At this week's HP Discover conference, Hewlett-Packard is saying that your storage architecture is probably rigid and outdated. (If you're unsure what a storage architecture is, then HP's probably correct.) The vendor is talking about a plan to keep up with "explosive data growth." The briefings this week have often referred to Big Data, nothing at all like Large Files on MPE/iX or Jumbo datasets in IMAGE.
Big Data is defined, according to our friend Wikipedia as:
Datasets whose size is beyond the ability of commonly used software tools to capture, manage, and process the data within a tolerable elapsed time. Big data sizes are a constantly moving target currently ranging from a few dozen terabytes to many petabytes of data in a single dataset.
A few other terms might be new to the HP 3000 manager who's migrating, and so stepping up to larger enterprise issues in a new environment. Multi-tenancy, an element that enables data consolidation from many different users. Scalability is a storage term as well, an HP keeps unveiling "scale-out" storage, devices that can add nodes to increase capacity.
How different are things in modern, Network Attached Storage? HP never talks about which platform controls its latest NAS storage devices that were announced here. The controlling computer is a "storage appliance," but mentioned only when you ask. (It's usually driven by Linux, sometimes Windows, occassionally by HP-UX.) What's more important is how fast storage capacity can grow, in HP's view. There's a gap in storage that the vendor says it is bridging with Converged Storage.
If you're following this rollout by tracking a device, the new HP X9000 IBRIX Storage System for massive utility-based file storage scales to more than 16 petabytes and more than 1,000 nodes, all managed through a single interface. HP bought IBRIX two summers ago to get the company's scale-out file serving software. The software speeds up IO between servers and storage devices. IBRIX software solved Disney's problems while creating Monsters v. Aliens.
IBRIX systems address needs of social networking providers, companies with massive real time analytics tasks, medical imaging -- the kind of Big Data a migrated 3000 shop may never see. The X9000 IBRIX starts at 14 terabytes and scales up to 16 petabytes. The entry-level IBRIX will sell for $89,000, available immediately. A massive email network is more likely to be a driver toward HP's new storage solutions for the 3000 manager.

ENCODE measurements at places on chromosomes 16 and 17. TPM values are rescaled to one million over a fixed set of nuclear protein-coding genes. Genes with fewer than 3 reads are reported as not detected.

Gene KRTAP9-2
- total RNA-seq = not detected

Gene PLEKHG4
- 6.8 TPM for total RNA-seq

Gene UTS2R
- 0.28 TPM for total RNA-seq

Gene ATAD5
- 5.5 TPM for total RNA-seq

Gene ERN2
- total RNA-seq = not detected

But HP also introduced the HP X5000 G2 Network Storage System for mid-size companies, which was developed in concert with Microsoft. The HP X5000 is specially tuned by HP and Microsoft for Microsoft-based networks and clients. HP made comparisons to proprietary storage systems -- it talked a lot about vendor lock-in, as in "no lock-in, no limits." Solutions from HP's competitors like NetApp or EMC, it says, are built on more complex operating systems, and so are often difficult to manage by companies heavily invested in Microsoft environments.
While the IBRIX solutions are aimed at the biggest of customers, the X5000 is offered for midsized companies with Windows-centric environments. It uses a dual-server, clustered architecture for increased data availability. HP says that quick-start deployment tools enable this system to be up and running in minutes. Time to deploy is another advantage HP is quick to quote over its competitors.
HP also says the X5000 reduces power requirements by up to 58 percent and cooling requirements by up to 63 percent. It's smaller, too, decreasing data center footprint by 50 percent over previous-generation platforms. The X5000, which HP expects to ship in the fall at prices starting at $32,000 for 8 terabytes, uses fast, native support for the Micrtosoft Server Message Block 2.1 protocol and seamless integration with Windows Active Directory.
Modern storage is software at its heart, according to HP. As an example, the X5000 can improved file storage management and reduce risk by automatically categorizing, storing and retaining files based on business value. You'll want to tune those values, but that's a task HP and Microsoft help you do, tuned for your applications.
At the same time HP's selling these systems designed to handle big data, its StoreOnce technology is reducing the need to buy as much. The X5000 can accomodate up to 32 terabytes in a 3U chassis, while the StoreOnce file deduplication may reduce capacity requirements by up to 40 percent.